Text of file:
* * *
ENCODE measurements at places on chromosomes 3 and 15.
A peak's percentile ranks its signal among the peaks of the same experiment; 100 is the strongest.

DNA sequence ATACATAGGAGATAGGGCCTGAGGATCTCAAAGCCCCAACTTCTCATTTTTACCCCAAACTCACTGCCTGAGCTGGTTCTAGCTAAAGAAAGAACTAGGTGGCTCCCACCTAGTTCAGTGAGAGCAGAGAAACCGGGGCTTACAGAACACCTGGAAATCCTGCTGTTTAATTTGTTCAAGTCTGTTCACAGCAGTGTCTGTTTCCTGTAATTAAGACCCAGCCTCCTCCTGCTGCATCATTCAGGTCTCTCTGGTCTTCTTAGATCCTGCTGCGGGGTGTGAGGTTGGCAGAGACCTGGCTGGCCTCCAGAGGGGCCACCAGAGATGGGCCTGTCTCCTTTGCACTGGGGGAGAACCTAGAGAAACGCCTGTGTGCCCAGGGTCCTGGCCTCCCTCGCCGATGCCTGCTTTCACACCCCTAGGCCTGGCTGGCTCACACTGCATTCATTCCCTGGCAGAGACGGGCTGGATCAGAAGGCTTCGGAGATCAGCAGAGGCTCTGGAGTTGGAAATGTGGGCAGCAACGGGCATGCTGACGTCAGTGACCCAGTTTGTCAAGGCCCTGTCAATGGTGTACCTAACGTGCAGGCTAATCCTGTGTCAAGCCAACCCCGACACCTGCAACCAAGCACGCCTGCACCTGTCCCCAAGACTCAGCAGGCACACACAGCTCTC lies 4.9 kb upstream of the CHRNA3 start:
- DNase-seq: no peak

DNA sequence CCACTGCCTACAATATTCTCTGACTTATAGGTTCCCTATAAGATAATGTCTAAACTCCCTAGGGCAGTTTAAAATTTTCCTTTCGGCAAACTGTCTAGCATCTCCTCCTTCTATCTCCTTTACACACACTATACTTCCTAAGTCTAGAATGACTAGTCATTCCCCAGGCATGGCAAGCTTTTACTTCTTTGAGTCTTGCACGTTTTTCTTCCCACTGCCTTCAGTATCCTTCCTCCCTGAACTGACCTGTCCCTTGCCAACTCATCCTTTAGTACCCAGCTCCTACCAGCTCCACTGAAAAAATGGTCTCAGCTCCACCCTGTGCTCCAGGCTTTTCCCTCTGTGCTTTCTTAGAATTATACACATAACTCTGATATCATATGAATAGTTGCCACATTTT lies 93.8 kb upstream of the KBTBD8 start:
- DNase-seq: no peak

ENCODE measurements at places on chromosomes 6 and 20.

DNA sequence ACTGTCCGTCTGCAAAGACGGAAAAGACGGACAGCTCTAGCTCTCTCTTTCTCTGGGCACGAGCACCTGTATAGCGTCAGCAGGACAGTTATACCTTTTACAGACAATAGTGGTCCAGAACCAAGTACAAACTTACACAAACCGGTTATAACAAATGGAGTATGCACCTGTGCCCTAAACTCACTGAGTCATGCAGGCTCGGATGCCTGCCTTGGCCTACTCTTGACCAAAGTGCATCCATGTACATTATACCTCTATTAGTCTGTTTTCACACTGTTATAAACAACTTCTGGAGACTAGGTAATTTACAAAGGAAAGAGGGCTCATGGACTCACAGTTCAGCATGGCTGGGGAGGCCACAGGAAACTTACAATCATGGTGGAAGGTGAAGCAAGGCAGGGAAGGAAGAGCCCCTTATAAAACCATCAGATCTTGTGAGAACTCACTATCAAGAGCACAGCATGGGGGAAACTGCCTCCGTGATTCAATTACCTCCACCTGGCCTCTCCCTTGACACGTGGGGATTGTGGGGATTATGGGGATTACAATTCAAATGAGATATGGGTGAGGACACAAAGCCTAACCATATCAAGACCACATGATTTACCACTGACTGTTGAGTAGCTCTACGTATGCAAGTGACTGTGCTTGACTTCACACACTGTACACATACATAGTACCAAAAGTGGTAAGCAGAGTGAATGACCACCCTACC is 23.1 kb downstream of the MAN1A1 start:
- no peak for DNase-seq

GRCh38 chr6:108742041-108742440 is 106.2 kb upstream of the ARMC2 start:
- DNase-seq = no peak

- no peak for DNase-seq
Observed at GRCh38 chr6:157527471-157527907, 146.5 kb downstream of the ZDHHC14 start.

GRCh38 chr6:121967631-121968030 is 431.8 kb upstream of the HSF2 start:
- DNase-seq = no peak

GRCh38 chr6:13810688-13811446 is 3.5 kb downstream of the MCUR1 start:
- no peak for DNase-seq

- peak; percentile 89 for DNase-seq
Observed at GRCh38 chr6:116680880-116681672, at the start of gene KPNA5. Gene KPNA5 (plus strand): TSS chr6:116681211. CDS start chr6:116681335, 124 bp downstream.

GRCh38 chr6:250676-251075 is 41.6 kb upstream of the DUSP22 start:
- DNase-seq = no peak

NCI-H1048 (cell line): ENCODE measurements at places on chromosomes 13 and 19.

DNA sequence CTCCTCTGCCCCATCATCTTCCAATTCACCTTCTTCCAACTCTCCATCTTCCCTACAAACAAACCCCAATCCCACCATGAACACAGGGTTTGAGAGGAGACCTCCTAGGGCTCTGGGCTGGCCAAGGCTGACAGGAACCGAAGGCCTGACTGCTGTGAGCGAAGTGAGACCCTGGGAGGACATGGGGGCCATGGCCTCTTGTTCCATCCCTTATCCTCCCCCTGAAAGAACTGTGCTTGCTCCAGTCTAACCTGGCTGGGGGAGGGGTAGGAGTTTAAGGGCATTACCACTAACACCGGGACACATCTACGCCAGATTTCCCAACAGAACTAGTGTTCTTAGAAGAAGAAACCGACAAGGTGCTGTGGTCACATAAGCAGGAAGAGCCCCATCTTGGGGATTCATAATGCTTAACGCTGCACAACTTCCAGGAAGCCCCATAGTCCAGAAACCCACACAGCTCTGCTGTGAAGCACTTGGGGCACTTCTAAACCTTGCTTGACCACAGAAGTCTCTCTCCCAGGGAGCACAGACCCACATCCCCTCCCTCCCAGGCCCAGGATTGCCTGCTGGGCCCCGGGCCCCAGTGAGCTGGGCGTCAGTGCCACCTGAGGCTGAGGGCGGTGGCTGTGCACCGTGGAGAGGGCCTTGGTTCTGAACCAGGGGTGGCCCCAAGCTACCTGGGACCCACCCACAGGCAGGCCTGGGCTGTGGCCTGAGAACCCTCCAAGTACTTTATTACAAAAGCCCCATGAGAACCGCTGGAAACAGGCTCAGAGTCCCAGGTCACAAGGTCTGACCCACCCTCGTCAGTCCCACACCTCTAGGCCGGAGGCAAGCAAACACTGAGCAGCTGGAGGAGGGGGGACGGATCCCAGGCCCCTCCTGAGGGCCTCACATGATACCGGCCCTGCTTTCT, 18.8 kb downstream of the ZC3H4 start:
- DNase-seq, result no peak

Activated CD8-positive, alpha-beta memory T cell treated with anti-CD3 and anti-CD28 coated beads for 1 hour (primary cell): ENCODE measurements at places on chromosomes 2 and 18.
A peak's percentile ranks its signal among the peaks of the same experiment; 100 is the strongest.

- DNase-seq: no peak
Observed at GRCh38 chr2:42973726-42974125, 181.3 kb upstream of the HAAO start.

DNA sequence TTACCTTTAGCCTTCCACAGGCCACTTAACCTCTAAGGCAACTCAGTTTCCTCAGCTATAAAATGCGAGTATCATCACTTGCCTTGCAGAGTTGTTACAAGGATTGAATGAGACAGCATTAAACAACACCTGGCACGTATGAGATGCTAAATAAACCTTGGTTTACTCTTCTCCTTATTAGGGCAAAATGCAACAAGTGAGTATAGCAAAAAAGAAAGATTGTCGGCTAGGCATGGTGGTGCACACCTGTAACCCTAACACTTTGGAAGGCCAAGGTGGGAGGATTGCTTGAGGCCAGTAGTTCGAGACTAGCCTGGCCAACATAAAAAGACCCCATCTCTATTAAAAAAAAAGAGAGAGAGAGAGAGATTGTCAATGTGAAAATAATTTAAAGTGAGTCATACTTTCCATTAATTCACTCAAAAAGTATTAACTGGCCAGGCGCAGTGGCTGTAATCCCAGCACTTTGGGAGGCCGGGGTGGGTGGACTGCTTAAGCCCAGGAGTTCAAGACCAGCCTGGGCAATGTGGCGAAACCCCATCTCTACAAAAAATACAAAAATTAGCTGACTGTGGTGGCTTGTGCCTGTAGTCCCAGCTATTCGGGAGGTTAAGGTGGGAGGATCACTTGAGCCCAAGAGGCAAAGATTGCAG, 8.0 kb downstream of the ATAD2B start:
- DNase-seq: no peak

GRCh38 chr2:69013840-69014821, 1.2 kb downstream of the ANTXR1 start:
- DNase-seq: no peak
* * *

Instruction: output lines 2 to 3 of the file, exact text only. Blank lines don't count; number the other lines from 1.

A peak's percentile ranks its signal among the peaks of the same experiment; 100 is the strongest.

DNA sequence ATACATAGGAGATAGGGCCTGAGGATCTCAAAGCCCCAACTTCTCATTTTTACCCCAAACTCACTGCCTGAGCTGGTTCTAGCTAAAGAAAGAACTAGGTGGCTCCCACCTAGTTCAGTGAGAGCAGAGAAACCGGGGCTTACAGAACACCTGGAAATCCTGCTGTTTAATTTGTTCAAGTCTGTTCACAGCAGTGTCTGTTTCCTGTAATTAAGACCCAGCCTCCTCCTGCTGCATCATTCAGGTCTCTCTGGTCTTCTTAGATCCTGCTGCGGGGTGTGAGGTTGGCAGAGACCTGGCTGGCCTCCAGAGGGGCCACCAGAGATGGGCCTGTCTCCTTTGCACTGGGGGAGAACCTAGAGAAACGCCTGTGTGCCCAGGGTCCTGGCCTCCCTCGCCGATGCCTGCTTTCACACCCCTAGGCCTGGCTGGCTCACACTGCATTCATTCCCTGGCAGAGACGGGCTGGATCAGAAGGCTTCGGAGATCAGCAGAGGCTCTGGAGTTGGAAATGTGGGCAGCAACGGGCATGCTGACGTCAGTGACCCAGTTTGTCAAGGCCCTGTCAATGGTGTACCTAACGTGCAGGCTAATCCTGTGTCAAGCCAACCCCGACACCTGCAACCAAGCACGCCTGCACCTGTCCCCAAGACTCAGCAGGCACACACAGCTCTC lies 4.9 kb upstream of the CHRNA3 start: